In October, WES published a research report entitled “Improving the International Student Experience: Implications for Recruitment and Support .” The report analyzed the responses of over 4,000 international students’ studying abroad (most of them in the U.S.), delving into their motivations for selecting the U.S. as a study destination and then examining their experiences once on campus. The original report detailed differences by country or region of origin. At the broadest level, our findings confirmed that most Indians view their education abroad as an important investment, one with which they have a reasonable expectation for high returns. But we believe that by looking more deeply at the specific needs and experiences of Indian master’s students in key fields, we can help institutions to better understand how to continue building on current successes. Download the full report at www.wes.org/studentsatisfaction. 
Recommendations for Institutions Seeking to Attract and Retain Indian Master’s Students
Our research found that nearly 95 percent of Indian students agree with the statement: “Overall, I believe studying in the U.S. was a good investment for my future”. Moreover, their overall satisfaction levels were the highest of any country or region analyzed. HEIs deserve commendations for their excellent work recruiting Indian students and providing them with great experiences on campus.
To build on this work, institutions should seek to understand and address the different motivations and experiences of Indian students in different fields in order to improve recruitment efforts and support services on campus. For example:
- Engineering students, like students in other fields, often seek to offset the cost of tuition with on-campus part-time jobs or financial aid services – but many Indian engineering students report being dissatisfied with actual job availability, and 67 percent list the cost of tuition fees as a significant challenge. Institutions should be transparent at the recruitment stage about the likelihood of procuring on-campus work and scholarships, and should ensure that students have a good understanding of the available work once they are on campus. Closing the disconnect between student’s work expectations and on-campus realities can help to ensure that word-of-mouth recommendations, which correlate to positive experiences on campus, remain positive.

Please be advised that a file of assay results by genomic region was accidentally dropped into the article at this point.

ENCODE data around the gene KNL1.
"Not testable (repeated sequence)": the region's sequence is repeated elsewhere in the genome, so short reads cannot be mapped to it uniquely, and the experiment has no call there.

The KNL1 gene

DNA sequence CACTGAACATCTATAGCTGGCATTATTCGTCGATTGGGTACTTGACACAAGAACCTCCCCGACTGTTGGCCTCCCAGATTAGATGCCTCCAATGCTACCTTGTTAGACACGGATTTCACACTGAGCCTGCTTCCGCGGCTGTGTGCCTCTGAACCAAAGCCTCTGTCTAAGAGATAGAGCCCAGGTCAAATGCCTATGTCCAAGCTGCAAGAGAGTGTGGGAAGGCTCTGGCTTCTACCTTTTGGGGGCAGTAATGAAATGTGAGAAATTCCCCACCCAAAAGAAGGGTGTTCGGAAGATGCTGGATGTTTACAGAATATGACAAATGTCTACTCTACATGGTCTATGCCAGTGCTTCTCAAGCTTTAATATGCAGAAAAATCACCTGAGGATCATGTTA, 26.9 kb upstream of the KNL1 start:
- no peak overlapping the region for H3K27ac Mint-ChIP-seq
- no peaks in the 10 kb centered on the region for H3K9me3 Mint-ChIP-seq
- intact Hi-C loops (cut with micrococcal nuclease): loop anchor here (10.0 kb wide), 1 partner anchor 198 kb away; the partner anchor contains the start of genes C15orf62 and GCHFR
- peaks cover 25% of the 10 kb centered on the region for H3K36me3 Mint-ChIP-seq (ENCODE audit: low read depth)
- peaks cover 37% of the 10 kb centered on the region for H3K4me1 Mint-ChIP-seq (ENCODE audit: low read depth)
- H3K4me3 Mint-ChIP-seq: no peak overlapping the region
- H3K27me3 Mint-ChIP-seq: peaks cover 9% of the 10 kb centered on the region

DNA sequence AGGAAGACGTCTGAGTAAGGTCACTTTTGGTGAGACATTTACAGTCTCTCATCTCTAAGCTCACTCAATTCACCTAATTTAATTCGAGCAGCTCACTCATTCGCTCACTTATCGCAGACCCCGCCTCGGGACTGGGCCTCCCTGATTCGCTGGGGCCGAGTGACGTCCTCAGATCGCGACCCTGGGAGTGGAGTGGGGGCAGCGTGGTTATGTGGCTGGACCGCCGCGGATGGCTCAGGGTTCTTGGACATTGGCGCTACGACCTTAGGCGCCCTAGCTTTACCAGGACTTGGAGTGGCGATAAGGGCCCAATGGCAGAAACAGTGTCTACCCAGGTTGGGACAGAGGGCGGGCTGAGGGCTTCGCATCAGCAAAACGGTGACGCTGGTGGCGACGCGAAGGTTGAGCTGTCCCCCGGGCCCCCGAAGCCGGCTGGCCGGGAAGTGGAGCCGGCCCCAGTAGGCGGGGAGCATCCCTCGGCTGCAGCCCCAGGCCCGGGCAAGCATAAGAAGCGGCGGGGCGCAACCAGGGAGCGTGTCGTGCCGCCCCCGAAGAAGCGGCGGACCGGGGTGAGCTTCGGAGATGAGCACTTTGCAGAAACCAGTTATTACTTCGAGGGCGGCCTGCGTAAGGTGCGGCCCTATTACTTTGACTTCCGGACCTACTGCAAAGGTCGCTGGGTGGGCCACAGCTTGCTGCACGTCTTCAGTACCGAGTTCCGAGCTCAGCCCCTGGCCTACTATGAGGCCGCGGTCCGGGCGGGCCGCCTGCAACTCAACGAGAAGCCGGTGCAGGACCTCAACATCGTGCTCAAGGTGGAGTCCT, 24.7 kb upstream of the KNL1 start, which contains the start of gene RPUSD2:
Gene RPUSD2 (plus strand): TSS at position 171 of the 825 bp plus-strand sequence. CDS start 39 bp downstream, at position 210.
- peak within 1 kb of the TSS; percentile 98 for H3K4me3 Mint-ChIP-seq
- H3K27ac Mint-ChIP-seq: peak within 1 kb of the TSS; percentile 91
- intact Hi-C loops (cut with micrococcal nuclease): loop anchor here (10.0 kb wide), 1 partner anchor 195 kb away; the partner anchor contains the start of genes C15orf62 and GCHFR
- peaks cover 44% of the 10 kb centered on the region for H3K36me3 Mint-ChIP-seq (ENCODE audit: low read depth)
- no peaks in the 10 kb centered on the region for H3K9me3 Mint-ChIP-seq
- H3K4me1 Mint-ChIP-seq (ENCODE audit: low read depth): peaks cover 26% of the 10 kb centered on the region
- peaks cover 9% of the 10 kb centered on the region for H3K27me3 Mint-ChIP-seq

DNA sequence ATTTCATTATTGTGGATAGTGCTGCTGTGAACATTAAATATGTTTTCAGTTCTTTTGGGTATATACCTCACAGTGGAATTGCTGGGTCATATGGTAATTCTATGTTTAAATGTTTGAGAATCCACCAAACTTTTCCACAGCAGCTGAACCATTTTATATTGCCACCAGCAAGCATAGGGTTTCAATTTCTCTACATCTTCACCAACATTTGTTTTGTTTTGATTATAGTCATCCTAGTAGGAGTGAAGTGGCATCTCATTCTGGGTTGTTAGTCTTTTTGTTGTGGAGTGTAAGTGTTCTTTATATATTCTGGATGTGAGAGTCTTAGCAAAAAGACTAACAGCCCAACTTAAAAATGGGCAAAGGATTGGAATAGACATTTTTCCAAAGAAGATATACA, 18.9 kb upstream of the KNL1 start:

- The prospect of research opportunities is a major incentive for master’s-level math/computer science students from India to study in the U.S. However, these students are the most likely to report dissatisfaction with research opportunities once on campus. This provides an opportunity for institutions with good research opportunities in the discipline to aggressively market them to prospective math/computer science students.
- Master’s level business students from India come to the U. S. primarily to improve their international career and work prospects. Institutions must ensure that their career services are capable of providing excellent services to international students, who have much more limited access to jobs and internships. They must also train career services departments to understand visa regulations, and shifting norms around optional practical training (OPT), curricular practical training (CPT), H1-B visas, and more. Institutions can market their career support services to prospective business students with a focus on the opportunities and recent job placements of their Indian peers.
Above all, it is incumbent on institutions to strive towards the goal of ensuring that Indian students have as good of educational experiences as their American counterparts. Providing positive experiences to students is not only the best method for retaining them, but also for recruiting future cohorts. Investing in student satisfaction is a strategy that pays dividends.